Mine and Ordnance Casualties Up This Year, Figures Show

Landmines and other ordnance killed or injured 40 people during the first two months of the year, according to the latest figures from the government’s Cambodian Mine Action Authority.

This year’s tally is nearly twice the number of casualties from old mines and ordnance during the same period last year.

According to the report, the 40 casualties included six deaths, eight amputations and 26 people who suffered other injuries.

Heng Ratana, director-general of the government’s Cambodian Mine Action Center, which does most of the demining in the county, said the casualties have gone up this year because most of the explosions occurred near groups of people rather than individuals.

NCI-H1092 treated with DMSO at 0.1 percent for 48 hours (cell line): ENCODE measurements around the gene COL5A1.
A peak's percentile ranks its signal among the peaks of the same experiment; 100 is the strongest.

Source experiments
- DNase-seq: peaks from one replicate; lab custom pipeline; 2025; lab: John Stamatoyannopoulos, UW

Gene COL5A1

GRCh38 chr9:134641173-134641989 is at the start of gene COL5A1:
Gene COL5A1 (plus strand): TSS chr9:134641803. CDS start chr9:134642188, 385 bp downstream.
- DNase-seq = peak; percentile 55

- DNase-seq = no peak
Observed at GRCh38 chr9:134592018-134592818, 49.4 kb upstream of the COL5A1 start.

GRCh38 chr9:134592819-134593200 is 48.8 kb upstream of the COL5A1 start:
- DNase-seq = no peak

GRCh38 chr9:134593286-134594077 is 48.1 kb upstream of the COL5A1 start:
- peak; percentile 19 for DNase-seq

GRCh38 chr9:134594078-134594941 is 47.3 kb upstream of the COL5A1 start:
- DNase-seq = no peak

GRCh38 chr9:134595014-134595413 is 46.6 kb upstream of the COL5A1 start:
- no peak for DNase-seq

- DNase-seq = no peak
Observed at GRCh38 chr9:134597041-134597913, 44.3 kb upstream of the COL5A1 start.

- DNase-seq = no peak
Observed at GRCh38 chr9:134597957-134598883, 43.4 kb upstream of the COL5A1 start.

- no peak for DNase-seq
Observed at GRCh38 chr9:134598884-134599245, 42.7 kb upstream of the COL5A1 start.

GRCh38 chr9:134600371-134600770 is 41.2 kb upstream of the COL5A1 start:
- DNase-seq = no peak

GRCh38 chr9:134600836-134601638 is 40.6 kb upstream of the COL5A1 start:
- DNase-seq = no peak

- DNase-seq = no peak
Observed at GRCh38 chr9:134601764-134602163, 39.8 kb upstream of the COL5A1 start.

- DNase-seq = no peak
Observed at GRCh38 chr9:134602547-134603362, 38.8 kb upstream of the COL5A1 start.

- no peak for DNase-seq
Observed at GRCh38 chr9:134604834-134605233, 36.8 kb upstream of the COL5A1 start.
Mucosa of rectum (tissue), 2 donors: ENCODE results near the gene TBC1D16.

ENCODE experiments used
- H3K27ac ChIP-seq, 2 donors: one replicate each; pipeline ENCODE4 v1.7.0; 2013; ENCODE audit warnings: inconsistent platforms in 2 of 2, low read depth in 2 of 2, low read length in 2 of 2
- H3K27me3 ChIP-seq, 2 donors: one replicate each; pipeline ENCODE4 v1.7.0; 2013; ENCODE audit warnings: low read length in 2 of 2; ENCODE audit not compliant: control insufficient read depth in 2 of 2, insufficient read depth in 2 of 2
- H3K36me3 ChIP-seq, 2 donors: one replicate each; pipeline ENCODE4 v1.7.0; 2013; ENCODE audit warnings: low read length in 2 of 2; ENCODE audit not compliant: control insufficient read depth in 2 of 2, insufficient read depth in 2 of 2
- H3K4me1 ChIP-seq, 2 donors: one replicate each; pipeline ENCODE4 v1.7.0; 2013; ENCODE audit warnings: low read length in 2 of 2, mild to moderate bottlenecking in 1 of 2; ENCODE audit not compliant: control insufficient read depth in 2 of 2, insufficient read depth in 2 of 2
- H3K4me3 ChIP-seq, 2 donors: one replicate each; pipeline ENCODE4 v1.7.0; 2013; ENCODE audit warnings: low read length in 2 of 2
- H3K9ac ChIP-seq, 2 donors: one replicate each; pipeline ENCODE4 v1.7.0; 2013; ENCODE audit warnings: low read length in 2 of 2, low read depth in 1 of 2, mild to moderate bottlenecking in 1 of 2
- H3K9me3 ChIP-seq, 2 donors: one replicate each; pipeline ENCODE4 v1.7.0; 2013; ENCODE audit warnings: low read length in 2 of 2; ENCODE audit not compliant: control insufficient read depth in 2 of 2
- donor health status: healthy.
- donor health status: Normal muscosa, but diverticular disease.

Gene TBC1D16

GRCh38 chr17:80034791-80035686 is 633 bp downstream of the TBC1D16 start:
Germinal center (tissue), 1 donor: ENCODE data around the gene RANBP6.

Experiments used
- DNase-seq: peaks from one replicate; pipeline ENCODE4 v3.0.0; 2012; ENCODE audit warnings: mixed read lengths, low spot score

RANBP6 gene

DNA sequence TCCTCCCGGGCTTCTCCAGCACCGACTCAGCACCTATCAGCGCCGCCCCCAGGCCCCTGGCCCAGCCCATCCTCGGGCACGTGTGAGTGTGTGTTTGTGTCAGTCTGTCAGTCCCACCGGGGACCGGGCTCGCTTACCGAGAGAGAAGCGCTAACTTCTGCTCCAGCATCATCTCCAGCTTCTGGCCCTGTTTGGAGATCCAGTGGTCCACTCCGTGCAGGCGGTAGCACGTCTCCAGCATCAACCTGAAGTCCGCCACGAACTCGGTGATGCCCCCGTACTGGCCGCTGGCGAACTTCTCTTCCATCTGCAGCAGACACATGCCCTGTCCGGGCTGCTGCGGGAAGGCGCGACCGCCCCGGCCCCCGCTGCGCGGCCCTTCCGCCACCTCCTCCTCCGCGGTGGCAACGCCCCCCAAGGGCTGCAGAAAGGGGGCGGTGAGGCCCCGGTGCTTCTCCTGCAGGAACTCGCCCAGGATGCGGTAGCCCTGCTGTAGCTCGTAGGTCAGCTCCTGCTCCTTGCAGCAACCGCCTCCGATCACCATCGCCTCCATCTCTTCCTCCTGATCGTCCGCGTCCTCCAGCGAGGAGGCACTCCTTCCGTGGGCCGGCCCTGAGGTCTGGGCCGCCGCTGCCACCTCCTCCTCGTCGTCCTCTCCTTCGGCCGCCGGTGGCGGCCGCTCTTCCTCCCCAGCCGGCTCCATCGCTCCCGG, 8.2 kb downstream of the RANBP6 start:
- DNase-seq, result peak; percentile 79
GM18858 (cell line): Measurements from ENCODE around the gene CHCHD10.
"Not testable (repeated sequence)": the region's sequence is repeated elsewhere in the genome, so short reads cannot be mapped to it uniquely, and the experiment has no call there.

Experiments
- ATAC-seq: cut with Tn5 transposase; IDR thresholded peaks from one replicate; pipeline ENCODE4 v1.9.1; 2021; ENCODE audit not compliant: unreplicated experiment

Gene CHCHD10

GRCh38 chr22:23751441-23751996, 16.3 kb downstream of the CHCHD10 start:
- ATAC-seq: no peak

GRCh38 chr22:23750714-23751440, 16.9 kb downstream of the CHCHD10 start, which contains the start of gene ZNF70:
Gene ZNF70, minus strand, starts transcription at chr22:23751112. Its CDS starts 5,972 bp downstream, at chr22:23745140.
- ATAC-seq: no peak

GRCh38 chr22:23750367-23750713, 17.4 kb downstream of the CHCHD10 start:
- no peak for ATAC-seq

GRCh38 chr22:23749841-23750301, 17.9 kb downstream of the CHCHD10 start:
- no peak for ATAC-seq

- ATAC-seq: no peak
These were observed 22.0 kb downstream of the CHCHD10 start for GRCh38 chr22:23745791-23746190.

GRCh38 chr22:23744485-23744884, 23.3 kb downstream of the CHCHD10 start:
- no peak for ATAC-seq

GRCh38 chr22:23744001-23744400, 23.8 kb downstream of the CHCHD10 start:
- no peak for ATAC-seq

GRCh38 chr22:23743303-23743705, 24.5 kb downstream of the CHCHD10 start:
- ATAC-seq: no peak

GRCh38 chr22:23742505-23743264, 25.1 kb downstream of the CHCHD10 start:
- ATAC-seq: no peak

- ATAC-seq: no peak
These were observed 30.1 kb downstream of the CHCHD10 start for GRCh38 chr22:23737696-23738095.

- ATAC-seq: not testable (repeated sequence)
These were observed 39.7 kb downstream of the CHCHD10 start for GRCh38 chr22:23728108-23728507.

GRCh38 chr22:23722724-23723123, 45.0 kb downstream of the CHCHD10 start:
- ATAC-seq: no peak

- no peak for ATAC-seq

“For example, in Kompong Chhnang and Battambang [pro­vinces] large groups of people were involved in the explosions, and that brings the number up,” he said.

Despite the rise in casualties, the number of individual explosions actually fell slightly from 24 during the first two months of last year to 22 so far this year.

In one particularly deadly case, three children aged eight to 12 died in Kompong Chhnang province in late January when a mortar shell they discovered exploded.

On Friday, two men were seriously injured in Battambang province when an anti-tank mine exploded beneath them while they were plowing their farm.

More than 64,000 Cambodians have been killed or injured by leftover mines and ordnance since the fall of the Khmer Rouge in 1979, according to the Mine Action Authority.

The number of casualties per year has been falling steadily, however, and dropped to 111 last year, the lowest annual figure on record.

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